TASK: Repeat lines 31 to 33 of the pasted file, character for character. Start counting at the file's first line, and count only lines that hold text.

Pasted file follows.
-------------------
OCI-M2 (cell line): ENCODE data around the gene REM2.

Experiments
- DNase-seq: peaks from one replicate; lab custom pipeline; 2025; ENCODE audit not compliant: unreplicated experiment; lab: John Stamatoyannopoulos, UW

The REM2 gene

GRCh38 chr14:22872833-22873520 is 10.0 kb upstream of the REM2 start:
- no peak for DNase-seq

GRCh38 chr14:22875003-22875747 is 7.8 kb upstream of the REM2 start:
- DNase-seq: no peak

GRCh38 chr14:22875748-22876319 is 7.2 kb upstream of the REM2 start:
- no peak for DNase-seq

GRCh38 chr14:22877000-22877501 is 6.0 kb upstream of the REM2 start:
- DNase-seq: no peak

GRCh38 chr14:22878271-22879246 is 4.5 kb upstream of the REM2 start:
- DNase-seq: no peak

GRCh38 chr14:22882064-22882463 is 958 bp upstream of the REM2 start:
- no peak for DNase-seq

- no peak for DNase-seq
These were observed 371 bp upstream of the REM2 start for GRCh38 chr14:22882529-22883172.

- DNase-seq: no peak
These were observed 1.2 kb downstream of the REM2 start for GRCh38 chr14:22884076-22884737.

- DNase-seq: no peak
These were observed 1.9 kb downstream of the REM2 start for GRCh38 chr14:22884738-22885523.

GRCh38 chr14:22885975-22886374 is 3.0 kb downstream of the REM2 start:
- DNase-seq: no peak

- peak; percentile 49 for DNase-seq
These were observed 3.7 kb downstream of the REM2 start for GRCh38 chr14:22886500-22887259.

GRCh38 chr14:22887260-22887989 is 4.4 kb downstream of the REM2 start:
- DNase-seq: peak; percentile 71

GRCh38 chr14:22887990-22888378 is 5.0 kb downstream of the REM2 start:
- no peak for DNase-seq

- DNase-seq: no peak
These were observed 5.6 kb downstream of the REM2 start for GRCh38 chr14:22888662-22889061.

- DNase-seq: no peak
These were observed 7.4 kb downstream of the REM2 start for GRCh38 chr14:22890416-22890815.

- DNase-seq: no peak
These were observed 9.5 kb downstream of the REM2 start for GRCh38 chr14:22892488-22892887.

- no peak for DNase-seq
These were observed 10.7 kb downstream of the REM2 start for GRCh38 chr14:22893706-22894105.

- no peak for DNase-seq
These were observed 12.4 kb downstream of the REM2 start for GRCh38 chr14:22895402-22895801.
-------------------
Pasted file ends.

- DNase-seq: no peak
These were observed 5.6 kb downstream of the REM2 start for GRCh38 chr14:22888662-22889061.

- DNase-seq: no peak